Thursday, April 25, 2013


I debated about watching Quentin Tarantino's movie Django Unchained because of the "gratuitous violence" (according to some critics), but when I heard that Spike Lee had condemned it, without seeing it, I felt morally obligated to see it, out of respect for logic. How dare Lee condemn the movie without actually having seen it? Lee's twisted logic: Tarantino, a Caucasian, shouldn't be directing a movie about slavery. How illogical is that? I think Spike had a bit of the green-eyed monster coloring his judgment. [Yes, my use of "green" and "colored" was deliberate and intentional!] If Lee cared so much about "his people", why hadn't he already directed a definitive movie about slavery? He seems to be able to acquire funding for other schlock he's directed. [an aside: Lee would definitely hate my using a Yiddish word to describe his product, after his well-documented anti-Semitic remarks.]

It's not the first time Lee's hypocrisy about Tarantino has been evident. Lee was also critical of Tarantino's Jackie Brown, because of the use of the "N" word. More twisted logic: it's OK for Lee to use the disgusting word, but Tarantino shouldn't, although it was an integral part of both Tarantino movies. Although I have not personally been on the streets of Harlem or lived during slavery, I feel fairly certain that the "N" word was used in both of those contexts!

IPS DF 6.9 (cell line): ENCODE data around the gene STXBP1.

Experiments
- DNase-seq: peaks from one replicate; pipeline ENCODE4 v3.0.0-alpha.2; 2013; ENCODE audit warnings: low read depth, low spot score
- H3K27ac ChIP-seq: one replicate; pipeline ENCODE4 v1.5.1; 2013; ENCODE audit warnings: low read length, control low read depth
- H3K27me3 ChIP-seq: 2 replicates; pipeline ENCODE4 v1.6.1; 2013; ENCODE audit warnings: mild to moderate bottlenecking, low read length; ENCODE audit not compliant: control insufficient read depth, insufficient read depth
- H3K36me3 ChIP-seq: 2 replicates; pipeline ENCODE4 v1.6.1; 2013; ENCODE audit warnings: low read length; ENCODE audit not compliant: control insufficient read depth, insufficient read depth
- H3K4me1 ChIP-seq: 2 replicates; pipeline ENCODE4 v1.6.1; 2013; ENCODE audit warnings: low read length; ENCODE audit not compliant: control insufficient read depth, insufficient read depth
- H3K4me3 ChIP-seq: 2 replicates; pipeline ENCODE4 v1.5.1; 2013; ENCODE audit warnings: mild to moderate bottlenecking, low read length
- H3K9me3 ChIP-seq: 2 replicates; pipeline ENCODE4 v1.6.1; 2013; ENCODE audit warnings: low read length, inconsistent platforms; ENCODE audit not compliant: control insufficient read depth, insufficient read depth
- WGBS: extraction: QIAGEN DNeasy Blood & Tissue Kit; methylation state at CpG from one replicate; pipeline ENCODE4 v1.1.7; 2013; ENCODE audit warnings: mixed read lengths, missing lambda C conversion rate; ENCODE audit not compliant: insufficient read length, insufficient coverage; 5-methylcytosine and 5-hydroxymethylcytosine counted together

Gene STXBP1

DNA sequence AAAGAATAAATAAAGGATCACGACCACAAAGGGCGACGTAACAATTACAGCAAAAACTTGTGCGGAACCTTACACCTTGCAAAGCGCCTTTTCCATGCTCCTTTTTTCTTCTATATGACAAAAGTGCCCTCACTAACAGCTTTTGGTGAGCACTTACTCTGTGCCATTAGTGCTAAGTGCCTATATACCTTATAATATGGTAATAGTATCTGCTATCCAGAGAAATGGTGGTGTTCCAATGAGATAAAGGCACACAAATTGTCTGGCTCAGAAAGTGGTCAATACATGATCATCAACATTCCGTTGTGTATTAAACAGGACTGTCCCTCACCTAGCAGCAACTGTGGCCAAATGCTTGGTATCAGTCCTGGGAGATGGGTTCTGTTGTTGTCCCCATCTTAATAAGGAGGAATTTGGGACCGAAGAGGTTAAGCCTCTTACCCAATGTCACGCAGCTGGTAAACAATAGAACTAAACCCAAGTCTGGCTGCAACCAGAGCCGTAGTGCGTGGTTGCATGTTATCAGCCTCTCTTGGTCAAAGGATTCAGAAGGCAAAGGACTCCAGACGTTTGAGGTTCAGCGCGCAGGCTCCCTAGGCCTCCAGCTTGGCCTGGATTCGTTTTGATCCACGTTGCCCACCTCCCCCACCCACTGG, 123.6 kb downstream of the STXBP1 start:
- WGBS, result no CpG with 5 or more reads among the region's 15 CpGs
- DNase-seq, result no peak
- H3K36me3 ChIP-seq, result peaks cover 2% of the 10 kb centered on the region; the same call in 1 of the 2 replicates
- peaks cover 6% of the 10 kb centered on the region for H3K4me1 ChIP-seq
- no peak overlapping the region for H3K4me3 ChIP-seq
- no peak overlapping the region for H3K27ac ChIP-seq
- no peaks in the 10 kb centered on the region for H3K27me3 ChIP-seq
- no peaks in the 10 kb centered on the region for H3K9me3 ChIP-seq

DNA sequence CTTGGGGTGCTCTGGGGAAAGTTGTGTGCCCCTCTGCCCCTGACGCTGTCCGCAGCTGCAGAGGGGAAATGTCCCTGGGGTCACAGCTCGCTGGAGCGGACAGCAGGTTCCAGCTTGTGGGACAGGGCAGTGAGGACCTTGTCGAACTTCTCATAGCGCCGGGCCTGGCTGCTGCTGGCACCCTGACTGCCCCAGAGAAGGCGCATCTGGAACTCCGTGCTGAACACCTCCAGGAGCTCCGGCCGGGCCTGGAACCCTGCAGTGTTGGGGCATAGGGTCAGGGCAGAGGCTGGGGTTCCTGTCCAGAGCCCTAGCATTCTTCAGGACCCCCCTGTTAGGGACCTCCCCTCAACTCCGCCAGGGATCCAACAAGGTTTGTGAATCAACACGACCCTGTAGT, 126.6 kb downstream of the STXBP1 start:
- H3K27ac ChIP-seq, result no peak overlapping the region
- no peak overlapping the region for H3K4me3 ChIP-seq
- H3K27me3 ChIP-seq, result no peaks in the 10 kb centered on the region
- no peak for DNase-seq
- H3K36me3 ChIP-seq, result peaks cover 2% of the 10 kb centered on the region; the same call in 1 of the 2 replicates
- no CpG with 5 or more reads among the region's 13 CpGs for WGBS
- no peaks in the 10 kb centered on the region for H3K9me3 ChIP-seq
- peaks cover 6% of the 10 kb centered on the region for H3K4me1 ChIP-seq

It reminded me of the criticism of Spielberg's directing The Color Purple because he isn't black. I'm also reminded of the sheer silliness of extracting the "N" word from Huckleberry Finn. The only question to be asked: did/do people use certain words at the time and place? If it's accurate, then the "real" words SHOULD be used, whether it was from Twain, Tarantino, or Lee.

This week, I noticed on my Facebook page (in the yearly campaign to induct Richie Havens into the Rock and Roll Hall Of Fame), it was mentioned that Richie Havens' signature song Freedom was played in the background in a pivotal scene of the Django Unchained. (Listen from YouTube below.) As Richie is my all-time favorite rock and roll/folk performer I'll watch the movie in loyalty to him.

Richie's songs have been used in 34 movies and 17 television shows. Freedom, in particular, has been used as background music in 6 different movies or television shows.

After Freedom, my favorite songs of his used in movies and performed by Richie are: Morning, Morning played in The Pursuit Of Happyness and Follow played in Coming Home. Richie even has his music used in a video game and has also appeared as an actor in 8 films or television shows.

Listen to Follow and Morning, Morning because both are simply beautiful.

1 comment:

Anonymous said...

R.I.P., our beloved Richie! ML